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4-Day Work Week | Munk Debates

SEASON TWO - EPISODE #50

4-Day Work Week

Be it resolved, it’s time to embrace a 4-day work week.

Guests
Andrew Barnes
Julian Jessop

About this episode

COVID-19 presented a monumental shift in the way people work. Home offices replaced commutes and cubicles, ZOOM calls took over from conference rooms, and communication went from in person to over Slack. Some people believe now is the time to re-think other conventional work practices as well, specifically the five-day work week. Companies that have experimented with fewer workday hours showed an increase in productivity, better employee retention, higher recruitment of skilled workers, and overall happier staff. Shorter weeks, proponents of the 4-day work week argue, also promote gender equality by allowing mothers and caretakers more flexible hours to do their work. Companies do better when their staff are happier, rested, and live more balanced lifestyles.

Others argue that trimming the work week without affecting the bottom line is a fantasy. Companies would require extraordinary gains in productivity to make up for lost hours, and access to services would decline. Certain public service professionals, like doctors or teachers, simply cannot do more work in less time, thereby requiring the government to hire more workers at great cost to the taxpayer. And finally, many hourly wage workers depend on the five-day work week to make ends meet. Awarding a long weekend to the laptop class while requiring everyone else to work 40 hours will deepen divisions in the labour market and exacerbate already existing inequalities.

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Guests

Andrew Barnes

“A 4-day work week is good for business, it's good for our people, it's good for our countries, and it's good for our planet.”

Andrew Barnes

“A 4-day work week is good for business, it's good for our people, it's good for our countries, and it's good for our planet.”

Innovator, entrepreneur and philanthropist Andrew Barnes has made a career of market-changing innovation and industry digitisation. In New Zealand, Andrew triggered a revolution of the entire fiduciary and legal services industries, and the transformation he has led as the founder of Perpetual Guardian has positive implications both locally and globally.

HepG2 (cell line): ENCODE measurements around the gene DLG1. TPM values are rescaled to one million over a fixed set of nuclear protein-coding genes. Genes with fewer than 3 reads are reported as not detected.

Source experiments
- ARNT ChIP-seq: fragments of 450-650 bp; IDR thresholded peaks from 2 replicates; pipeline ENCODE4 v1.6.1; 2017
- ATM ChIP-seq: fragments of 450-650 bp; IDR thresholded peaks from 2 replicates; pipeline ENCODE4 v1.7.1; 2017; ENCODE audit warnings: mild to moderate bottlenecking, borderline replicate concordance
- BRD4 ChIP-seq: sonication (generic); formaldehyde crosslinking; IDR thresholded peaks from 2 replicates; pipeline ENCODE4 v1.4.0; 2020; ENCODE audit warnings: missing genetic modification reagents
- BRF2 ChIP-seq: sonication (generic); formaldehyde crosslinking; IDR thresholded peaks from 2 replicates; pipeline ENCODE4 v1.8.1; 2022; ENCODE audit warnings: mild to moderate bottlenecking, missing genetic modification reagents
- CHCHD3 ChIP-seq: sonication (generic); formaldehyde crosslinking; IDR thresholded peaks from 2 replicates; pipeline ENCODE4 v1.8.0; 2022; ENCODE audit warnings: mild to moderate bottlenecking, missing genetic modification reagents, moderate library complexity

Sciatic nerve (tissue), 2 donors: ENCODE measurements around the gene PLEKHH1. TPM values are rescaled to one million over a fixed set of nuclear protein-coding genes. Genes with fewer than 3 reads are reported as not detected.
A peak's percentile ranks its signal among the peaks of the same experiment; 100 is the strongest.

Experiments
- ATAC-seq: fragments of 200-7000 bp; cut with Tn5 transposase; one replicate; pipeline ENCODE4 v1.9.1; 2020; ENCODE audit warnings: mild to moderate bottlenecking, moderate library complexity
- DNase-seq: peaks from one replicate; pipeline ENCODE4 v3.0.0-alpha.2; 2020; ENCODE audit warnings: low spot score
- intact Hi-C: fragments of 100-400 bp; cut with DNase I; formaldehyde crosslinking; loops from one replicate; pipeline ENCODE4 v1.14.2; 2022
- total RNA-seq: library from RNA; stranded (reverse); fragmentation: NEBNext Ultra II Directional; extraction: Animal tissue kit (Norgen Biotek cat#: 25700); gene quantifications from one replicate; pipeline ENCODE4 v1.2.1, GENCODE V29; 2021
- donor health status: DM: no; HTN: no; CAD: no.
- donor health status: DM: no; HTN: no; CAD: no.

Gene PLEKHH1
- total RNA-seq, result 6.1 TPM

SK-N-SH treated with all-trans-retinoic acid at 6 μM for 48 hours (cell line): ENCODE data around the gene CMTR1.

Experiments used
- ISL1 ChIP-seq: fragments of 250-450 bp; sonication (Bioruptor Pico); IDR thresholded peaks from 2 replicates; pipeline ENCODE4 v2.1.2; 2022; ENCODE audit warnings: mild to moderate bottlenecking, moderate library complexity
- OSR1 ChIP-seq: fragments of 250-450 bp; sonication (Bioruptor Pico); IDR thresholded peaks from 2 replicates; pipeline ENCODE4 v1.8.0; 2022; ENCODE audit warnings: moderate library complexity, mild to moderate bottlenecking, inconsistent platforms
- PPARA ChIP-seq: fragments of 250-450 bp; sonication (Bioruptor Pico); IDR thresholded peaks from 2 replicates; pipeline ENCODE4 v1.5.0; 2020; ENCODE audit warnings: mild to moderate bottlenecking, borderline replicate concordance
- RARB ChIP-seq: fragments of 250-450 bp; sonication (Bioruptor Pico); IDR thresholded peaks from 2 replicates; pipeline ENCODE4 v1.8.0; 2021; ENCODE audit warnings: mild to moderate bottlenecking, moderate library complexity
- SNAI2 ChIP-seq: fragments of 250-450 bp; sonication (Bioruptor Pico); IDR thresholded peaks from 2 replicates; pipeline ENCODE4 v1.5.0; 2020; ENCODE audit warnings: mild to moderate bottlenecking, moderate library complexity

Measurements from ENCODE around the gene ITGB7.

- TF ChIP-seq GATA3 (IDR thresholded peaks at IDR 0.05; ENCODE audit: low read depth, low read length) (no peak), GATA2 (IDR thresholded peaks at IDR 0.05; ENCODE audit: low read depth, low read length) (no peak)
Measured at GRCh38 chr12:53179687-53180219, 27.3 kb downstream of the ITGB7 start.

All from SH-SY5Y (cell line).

As the innovator behind the 4 Day Week, Andrew is regularly asked to address international audiences on the future of work and subjects such as governance, philanthropy, business leadership, entrepreneurship, company culture and change management, and presented a TEDx Talk on the topic in 2019.  

In response to the demand for more insight, Andrew published a white paper on the 4 Day Week in 2019 and wrote a book on the topic, released in 2020 in North America, New Zealand and Australia, the UK and Europe. He also established 4 Day Week Global, a not-for-profit, international community of people interested in ushering in the work model of the 21st century.  

Julian Jessop

“The idea that almost everybody could expect to work four days rather than five and still get the same pay they did before is unrealistic.”

Julian Jessop

“The idea that almost everybody could expect to work four days rather than five and still get the same pay they did before is unrealistic.”

Julian Jessop is a professional economist with over thirty years of experience gained in the public sector, financial services, and consultancy, including stints at the UK Treasury, HSBC, Standard Chartered Bank and Capital Economics. 

Most recently, Julian was Chief Economist at the Institute of Economic Affairs, the educational charity and free-market think tank. He left that role in 2018, but continues to support the work of the IEA, especially schools and university outreach, on a ‘pro bono’ basis. He is also a Fellow of the Royal Society of Arts.  

Julian graduated with a first-class honours degree in Economics from Cambridge University in 1987 and has further qualifications in both economics and law. 

He has a wide range of research interests, including labour markets, productivity, UK and global economics, fiscal and monetary policy, health economics, poverty and inequality, and the economics of the environment. 

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